"How Much Water Does II Have?"
Experiment
2 The HnIrSrlNC C Cle
"Walet and Weather"
Water Siewa
"Where Does All That Rain Go?"
"Down into the Ground"
"Building an Artesian Aquifer and
Well" Activity- opt.
3 Wialr Sara
"Porosily"
"Permeability"
"Freddy's Fabulous Soils Experimeni"
Wat ad the Lad
"Water and the Land"
"Nalural Water Pollution"
Experiment optional
4 alnral Witt SL"im of S1Mal FIlR
"Nalural Water System of Soulh Florida"
"Who Lives Where" Activity-op-ional
"Water Glossary"
5 fPallmada S s S d a fSmil
"South Florida's People-made
Waler System"
"Growing Water Needs"
"Hidden Waler Names" Puzzle


p.1

repro


p.6 pp.2-3


p.4
pp,5-6

repro

p.6
pp,6-7
p.7


p.8 pp.8-9


p,8

p.9
p.9
p.9


p.10
p.10
pp.10-11


repro

pp.10-t1
repro
repro


pp.12-13
p.13
repro


I WaLr WIlmnt
"Waler Treatment"
"Waler Trealmenl" Experiment
Waler b use
"Water. Waler. Waler"
"Home Waler Audi'"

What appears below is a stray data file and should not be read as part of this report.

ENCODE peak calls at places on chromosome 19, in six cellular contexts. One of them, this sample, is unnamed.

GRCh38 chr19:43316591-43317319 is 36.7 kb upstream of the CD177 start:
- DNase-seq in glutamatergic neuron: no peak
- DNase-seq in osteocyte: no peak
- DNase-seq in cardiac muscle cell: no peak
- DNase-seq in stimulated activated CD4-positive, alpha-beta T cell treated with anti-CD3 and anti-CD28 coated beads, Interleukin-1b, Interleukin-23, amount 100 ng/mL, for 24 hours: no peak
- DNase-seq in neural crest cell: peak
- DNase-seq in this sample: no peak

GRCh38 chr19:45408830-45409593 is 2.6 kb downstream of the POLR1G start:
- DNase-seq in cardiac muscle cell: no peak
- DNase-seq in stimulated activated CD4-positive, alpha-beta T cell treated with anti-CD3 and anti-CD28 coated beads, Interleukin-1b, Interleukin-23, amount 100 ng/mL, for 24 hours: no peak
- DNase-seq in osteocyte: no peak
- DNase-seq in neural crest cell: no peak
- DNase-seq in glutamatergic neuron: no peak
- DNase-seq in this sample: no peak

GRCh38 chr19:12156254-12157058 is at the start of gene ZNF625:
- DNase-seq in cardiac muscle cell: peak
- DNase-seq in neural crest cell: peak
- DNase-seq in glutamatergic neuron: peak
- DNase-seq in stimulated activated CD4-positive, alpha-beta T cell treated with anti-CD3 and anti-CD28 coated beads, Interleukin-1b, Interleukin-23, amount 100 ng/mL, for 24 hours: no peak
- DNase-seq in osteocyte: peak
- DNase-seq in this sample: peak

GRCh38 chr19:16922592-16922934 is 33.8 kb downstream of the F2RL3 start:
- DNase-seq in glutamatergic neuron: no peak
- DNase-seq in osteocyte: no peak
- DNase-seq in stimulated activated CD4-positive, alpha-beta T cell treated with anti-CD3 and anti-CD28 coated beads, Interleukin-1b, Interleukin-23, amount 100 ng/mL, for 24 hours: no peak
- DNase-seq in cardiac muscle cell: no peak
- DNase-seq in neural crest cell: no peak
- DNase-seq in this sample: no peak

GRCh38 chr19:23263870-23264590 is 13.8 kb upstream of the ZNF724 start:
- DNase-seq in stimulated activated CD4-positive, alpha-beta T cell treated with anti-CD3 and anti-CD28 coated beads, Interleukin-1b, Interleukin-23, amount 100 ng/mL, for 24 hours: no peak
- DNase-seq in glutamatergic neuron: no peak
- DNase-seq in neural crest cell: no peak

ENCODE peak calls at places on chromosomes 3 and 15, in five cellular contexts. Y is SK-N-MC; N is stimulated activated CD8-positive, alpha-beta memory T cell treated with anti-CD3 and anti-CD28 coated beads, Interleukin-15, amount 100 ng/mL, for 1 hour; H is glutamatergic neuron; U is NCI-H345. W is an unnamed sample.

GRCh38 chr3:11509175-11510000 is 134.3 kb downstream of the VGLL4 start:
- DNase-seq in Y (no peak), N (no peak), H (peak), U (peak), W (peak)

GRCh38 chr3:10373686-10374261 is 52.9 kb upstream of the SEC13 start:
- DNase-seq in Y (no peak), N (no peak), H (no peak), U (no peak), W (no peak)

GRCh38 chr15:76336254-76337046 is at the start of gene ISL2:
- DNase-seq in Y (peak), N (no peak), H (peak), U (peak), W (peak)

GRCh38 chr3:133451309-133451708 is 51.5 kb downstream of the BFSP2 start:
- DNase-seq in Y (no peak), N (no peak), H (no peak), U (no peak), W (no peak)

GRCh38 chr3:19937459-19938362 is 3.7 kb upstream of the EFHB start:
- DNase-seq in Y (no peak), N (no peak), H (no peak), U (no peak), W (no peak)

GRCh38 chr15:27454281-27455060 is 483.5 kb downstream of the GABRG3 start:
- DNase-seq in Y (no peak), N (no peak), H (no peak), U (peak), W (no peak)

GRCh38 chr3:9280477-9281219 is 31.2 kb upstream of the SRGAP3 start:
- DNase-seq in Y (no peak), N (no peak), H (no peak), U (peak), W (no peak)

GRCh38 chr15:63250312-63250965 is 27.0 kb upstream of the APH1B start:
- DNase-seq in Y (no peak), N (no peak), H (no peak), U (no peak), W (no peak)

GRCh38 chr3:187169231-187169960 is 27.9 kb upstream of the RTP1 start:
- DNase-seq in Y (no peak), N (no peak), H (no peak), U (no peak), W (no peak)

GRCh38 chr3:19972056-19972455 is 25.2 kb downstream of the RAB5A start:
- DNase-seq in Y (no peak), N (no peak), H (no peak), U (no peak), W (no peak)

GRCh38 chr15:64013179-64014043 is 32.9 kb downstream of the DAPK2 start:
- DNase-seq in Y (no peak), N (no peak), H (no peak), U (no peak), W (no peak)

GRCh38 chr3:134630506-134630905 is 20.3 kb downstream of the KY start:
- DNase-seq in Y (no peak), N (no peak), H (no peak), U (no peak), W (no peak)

7 wtfalw tmmllag
"Cleaning Up the Wastewater"
Yigr siaiy M Pfillr
"Polrution and Solulimos"
"Groundwater Pollution" Experiment
optional
I Wta Smlw N1rab1ms
"Floods and Droughts"
wlar Suln Staum
"Finding More Water"
0 Wlt bmnrato
"South Florida's Wacky Wildlife"
"Give Me a Break"
"Waler Trivia"
1I Cienscln
Conclusion
Classroom Poster
"Water Crossword" Puzzle


p.12
p.12

p-13
p.13


pp.14-15
repro

pp.16-17
pp.18-19


p.14 pp.20-21

p.14 pp.22-23

p.14 repro

p-15 pp-24-25

p.15 pp.26-27


p.16
p.16
p.17

p.18
p.18
p.18


pp.2- 29
p.30
p.31



p.32


Dar


-


---'








RFttIl W Ul ll Un rm


Classroom Poster
Introduction
"How Much Water Does It Have?" Experiment
The INmlk Cle t
"Water and Weather"
Wkr Seareas
"Where Does All That Rain Go?"
"Turbidity" Experiment
WIWr Smlar
"Down inlo the Ground"
"Building an Artesian Aquifer and Well" Activity-opt.
itWr SNrmes
"Porosily"
"Permeabilily"
"Freddy's Fabulous Soils Experlmenl"
Wit Sl the Land
"Water and the Land"
"Building a Terrarium" Activity-optional
"Natural Water Pollution" Experiment
Nital Wltw Srstm il S1111 HFkir
"Nalural Water System of South Florida"
"Who Lives Where" Activity optional